- Writing may be my passion but self-promotion is my job. I have to get Lagging Indicators and myself out there. While I’m a writer first and foremost, I’m also an entrepreneur building a brand, especially as a self-published, indie author. No one will know about my book unless I make it visible.
- Engaging with social media is important. I’m a big fan of Instagram (you can follow me at https://www.instagram.com/jennifer.anglade.dahlberg), but it can be tricky. You don’t want to appear braggy, pushy or inauthentic, so it’s important to find that balance between marketing and authenticity. Be yourself! On Instagram, I can feature all the different things that I enjoy and from which I draw inspiration. Followers are potential readers too. Interact with them and ask questions in some posts to create a dialogue. I follow other established writers to see how they present themselves and even New York Times best-selling authors pursue a strategy of connecting with their audience via Instagram. If Tayari Jones, Elizabeth Gilbert, and Emily Giffin, can do it, then so can I!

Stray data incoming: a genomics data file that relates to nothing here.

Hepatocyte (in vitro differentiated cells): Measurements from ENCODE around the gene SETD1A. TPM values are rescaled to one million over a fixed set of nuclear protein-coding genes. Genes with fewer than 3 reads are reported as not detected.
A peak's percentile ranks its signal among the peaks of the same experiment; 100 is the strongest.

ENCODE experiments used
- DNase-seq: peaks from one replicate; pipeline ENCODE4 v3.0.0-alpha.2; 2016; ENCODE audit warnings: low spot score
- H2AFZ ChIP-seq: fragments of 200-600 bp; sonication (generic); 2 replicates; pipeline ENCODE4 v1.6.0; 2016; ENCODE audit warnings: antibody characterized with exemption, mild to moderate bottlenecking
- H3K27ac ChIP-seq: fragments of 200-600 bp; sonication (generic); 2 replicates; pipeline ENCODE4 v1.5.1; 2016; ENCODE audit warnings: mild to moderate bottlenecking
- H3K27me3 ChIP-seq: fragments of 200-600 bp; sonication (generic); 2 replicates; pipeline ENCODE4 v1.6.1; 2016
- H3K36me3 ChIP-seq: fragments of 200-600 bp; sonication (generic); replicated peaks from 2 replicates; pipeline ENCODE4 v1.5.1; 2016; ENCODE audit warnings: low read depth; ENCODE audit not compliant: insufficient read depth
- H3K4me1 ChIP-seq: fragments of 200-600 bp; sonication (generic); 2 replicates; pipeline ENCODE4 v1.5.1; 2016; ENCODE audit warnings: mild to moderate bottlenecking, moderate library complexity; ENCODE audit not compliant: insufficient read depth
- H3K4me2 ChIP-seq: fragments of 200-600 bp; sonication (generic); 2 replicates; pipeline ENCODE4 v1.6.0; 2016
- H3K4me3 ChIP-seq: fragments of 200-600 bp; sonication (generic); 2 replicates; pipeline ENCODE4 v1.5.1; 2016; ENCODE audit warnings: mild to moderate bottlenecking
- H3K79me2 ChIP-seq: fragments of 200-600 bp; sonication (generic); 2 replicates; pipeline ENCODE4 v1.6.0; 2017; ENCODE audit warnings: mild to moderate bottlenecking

- Don’t be afraid to hustle. This can be intimidating if you’re not naturally wired that way. I’m more of a soft-sell type, but it’s a very competitive landscape and I have to work hard to find a niche. What makes Lagging Indicators unique? Why should a reader buy it or a bookseller stock it in their store? I have my selling points and, luckily, my pitch only gets better with time as the feedback comes in. While it’s important to understand my demographic, I also don’t want to limit myself. I’m continuously brainstorming for new, interesting activities and events that I can tie-in with the book. Giveaways are a great tool to create buzz. Reposting pictures of real people reading my book has also been alot of fun. I love getting pictures of the #bookinthewild (another new Instagram expression/hashtag for me). Ask friends to leave reviews on book-buying sites. Book clubs and panels are also excellent ways to increase one’s author profile. For example, my own Book Group event in May has led to inclusion at the Stockholm Writers Festival next spring. I’ve also sent books to media personalities, influencers and thought leaders whom I admire. I don’t know if they’ll even open their copy of Lagging Indicators, but I had nothing to lose by reaching out to them!